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The Klamath Knot: Explorations of Myth and Evolution, Twentieth Anniversary Edition Paperback – April 24, 2003
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"Wallace is among the very best of our nature writers, one whose work is marked by grace, feeling and a deep desire to know the natural world in all its moods."--Harry Middleton, "Philadelphia Inquirer"
From the Inside Flap
"In Wallace's hands, evolution is never mechanical or abstract; it is always seen operating in particular sites and species. As a stylist and a thinker Wallace is in a select class of writers who make science into literature."Ernest Callenbach, author of Ecotopia
"For those of us who like David Rains Wallace's writing, it is good news indeed that his much-admired The Klamath Knot is back in print."Sue Hubbell, author of Waiting for Aphrodite: Journeys into the Time Before Bones
"A classic of natural history which will take its place alongside Walden and A Sand County Almanac."G. Ledyard Stebbins, author of Variation and Evolution in Plants
"The Klamath Knot is a marvelous book, one of the finest nature essays I have read, beautifully written, full of stimulating ideas and insights."George B. Schaller, author of The Last Panda
Top customer reviews
the Pacific Ocean, lies the Klamath Knot -- a "knot" being what geologists call a nightmare.
For starters, the whole topography is upside down, as driven by plate tectonics.
For teasers, the author convincingly portrays the Klamath Knot as
the most natural habitat of "giants." Yes, Bigfoot.
Thoreau himself could not have woven the Knot more authoritatively or
more poetically than Wallace.
Even though Wallace's knowledge of the Klamath ecosystems and the dynamics of evolution are fundamentally sound, he's grasping for much more in this book. As the smaller print under the title states, it's an "exploration of myth and evolution." The Klamath Knot represents the rare blend of hard science of the world we can observe and measure with that of the world we can only imagine or dream. That's quite a subject-matter-bridge to cross, but Wallace pulls it off. Once I got a couple of chapters into the book, the distinction between science and myth began to blur (i.e., Do giants really exist? Not sure).
Wallace doles out each chapter as the creator planned it. He introduces us to rock, primal ooze, water, and ultimately life. And the backdrop for each major step of life evolving on this planet is the Klamath Mountains. A truly magical and diverse region along the California and Oregon border that stretches from the Rogue River south to the Eel River. A place that is home to old growth forests, runs of salmon and steelhead, and high deserts. Wallace takes us into some of the more remote places of the Klamath and masterfully focuses on the biological importance of each ecosystem.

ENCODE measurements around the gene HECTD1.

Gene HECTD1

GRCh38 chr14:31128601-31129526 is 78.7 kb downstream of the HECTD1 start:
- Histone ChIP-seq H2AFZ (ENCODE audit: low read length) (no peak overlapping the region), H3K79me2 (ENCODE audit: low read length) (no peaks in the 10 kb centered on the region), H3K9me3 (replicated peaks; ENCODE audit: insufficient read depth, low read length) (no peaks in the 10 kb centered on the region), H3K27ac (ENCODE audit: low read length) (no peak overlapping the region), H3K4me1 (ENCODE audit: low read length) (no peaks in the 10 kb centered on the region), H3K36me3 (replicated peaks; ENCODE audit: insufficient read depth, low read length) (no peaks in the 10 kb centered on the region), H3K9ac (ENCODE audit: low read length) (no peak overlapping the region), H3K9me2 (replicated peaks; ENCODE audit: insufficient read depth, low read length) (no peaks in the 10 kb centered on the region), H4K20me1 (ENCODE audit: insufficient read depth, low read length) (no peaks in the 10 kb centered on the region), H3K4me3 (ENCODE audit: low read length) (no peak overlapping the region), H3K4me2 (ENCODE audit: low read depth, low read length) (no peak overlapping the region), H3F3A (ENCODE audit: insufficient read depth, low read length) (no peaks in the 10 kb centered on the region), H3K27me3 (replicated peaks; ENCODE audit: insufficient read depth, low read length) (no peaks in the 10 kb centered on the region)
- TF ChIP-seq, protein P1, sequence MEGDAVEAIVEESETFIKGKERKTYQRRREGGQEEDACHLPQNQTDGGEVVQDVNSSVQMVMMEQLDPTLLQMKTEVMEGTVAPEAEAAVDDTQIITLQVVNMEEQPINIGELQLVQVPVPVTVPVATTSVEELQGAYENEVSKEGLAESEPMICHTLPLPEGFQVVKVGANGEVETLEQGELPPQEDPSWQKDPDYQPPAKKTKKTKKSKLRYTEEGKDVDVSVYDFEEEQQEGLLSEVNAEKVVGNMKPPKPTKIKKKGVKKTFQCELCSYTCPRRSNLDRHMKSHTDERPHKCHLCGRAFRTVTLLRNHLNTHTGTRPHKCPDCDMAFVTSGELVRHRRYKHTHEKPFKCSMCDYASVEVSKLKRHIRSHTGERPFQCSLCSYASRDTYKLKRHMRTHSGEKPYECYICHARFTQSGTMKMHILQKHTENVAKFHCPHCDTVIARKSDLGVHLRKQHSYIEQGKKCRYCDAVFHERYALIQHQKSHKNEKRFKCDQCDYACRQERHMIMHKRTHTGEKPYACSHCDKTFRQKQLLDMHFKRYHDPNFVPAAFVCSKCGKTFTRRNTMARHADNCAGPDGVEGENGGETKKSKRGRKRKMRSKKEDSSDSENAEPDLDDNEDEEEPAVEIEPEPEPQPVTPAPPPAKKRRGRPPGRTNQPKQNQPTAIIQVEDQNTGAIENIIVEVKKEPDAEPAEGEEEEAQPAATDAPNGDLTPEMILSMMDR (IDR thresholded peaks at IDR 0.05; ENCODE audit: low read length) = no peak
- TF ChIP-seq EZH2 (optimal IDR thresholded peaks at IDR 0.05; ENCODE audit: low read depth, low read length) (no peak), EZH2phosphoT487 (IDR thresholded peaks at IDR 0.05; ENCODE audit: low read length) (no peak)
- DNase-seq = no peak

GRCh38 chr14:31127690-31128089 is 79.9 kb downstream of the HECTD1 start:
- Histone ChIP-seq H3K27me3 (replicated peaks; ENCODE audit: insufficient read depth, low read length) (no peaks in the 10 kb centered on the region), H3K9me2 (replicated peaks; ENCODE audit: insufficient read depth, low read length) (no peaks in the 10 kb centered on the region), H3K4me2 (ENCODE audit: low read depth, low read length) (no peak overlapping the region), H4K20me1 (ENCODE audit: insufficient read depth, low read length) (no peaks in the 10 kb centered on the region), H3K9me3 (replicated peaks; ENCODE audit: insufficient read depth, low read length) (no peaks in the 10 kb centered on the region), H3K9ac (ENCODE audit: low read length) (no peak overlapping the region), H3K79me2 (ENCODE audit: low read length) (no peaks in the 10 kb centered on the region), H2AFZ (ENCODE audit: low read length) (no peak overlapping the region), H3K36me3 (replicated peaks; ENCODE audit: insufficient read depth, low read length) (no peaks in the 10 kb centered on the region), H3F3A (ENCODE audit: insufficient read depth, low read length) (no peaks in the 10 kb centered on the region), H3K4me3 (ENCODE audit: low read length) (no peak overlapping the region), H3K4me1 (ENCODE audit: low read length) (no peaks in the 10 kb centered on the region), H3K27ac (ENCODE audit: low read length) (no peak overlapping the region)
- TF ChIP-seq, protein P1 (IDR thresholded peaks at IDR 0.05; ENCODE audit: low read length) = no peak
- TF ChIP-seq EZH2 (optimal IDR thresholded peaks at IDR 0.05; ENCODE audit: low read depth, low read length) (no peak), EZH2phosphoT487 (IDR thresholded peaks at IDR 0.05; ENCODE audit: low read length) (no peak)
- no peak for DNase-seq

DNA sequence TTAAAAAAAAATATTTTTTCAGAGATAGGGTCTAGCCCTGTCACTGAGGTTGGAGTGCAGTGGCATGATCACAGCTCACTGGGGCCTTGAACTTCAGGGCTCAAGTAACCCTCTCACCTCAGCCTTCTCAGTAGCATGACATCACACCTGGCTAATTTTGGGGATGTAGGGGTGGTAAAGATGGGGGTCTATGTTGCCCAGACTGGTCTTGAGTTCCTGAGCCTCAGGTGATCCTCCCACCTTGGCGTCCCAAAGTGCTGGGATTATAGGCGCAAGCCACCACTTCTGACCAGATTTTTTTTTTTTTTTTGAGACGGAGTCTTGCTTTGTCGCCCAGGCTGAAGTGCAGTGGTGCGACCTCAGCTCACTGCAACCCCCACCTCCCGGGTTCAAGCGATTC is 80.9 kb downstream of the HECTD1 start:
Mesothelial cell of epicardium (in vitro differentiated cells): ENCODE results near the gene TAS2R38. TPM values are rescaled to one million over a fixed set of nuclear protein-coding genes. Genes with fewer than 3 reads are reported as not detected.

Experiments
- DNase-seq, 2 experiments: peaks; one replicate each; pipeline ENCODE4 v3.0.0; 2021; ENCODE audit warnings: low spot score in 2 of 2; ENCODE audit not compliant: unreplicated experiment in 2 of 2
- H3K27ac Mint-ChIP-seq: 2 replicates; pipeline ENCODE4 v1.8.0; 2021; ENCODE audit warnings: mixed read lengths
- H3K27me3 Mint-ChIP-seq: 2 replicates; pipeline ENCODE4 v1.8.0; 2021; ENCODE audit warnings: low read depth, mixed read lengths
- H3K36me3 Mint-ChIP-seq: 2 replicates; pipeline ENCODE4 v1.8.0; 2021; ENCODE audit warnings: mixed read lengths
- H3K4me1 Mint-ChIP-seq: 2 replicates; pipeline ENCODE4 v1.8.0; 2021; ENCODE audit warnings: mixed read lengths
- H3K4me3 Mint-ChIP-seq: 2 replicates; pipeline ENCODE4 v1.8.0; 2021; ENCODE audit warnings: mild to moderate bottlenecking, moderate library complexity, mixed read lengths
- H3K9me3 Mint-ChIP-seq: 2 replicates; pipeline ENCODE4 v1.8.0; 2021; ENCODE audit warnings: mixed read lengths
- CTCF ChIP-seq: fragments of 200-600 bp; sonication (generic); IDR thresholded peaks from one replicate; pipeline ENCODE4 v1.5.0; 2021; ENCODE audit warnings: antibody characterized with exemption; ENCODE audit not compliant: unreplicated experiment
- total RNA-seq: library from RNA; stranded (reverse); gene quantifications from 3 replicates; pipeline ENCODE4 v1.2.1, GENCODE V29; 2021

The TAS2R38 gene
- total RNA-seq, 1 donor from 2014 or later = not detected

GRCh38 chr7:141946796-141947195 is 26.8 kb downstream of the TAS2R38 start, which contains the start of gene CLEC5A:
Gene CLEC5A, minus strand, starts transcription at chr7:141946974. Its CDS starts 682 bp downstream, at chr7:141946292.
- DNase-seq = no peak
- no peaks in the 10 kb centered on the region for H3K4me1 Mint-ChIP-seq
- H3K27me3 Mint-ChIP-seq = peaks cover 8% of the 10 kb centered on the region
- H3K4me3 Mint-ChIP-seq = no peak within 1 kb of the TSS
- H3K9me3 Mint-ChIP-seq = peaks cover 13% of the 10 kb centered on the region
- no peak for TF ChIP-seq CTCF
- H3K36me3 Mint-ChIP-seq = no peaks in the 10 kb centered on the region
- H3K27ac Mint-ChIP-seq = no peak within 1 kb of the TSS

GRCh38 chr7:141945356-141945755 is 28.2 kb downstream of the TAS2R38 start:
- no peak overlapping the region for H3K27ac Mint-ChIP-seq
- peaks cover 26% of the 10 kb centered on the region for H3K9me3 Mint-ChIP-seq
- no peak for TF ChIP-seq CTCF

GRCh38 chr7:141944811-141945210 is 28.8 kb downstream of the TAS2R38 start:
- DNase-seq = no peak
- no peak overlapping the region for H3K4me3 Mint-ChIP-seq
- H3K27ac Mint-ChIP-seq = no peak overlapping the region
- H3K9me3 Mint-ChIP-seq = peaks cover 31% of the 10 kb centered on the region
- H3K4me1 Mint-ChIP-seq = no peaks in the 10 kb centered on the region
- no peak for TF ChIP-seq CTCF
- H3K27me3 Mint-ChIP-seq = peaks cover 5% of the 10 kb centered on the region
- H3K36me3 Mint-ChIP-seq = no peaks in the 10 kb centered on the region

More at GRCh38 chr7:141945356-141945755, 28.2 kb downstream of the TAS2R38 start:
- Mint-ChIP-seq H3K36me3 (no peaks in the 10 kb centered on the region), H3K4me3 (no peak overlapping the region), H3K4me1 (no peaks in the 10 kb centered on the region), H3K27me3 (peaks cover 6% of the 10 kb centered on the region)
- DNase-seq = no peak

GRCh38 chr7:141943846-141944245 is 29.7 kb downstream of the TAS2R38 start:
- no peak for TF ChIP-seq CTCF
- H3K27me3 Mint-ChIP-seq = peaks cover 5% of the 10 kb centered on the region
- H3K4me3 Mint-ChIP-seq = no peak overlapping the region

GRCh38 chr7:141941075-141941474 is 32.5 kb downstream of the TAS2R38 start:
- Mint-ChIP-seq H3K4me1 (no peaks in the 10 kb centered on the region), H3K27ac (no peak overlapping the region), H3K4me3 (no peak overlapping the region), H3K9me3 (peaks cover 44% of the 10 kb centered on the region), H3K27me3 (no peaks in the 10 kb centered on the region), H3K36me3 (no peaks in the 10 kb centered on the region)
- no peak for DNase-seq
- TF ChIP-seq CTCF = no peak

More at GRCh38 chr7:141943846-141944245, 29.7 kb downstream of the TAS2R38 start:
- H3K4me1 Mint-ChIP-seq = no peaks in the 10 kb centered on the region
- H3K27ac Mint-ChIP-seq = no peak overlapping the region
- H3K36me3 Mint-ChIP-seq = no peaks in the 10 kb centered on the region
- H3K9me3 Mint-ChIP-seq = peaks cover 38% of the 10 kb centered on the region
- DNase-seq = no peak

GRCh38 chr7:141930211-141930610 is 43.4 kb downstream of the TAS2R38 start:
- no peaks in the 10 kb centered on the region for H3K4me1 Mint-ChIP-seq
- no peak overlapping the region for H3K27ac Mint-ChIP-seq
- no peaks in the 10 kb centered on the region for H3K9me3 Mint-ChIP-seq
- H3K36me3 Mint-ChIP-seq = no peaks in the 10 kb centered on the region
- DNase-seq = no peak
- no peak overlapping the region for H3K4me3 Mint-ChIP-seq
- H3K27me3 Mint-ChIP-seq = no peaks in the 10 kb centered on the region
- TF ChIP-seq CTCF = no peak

The book goes well beyond the physical world and ponders some interesting questions. Like where is life on our planet headed? Is it possible to know where it's headed? What can we learn from evolution? Does life evolve from cooperation or competition or both? What is the role of myth? Does Big-Foot really exist? Could he exist? Is this creature another branch along life's tree?
I admire the author for both his skill and courage in addressing such diverse subject matter. Reading the Klamath Know will leave you with a renewed sense of wonder about the natural world.
The Klamath Knot also perpetuates a common belief that the Klamath Mountains are a magnet for kooks who are convinced Bigfoot is running around in the night, among other delusions. This perception is not harmless if it causes would-be supporters to dismiss the region as a creepy backwater and lose interest in its conservation.
It's deeply (though not overtly) spiritual, discussing life with a sense of wonder we often leave behind. It's also as intelligent, and as important, as any good academic work on ecology, but unlike most of those, it'll draw you in, pulling so subtly you won't even feel its power until suddenly you've finished a chapter and realized your perceptions have changed.
Until you've picked it up, you won't know what I mean, but it won't take long to see that THE KLAMATH KNOT can make the Mystery that is life more accessible to all of us. For this reason, it isn't just a philosophical toy you'll be able to discard; instead, you'll find it informs the way you live in the world.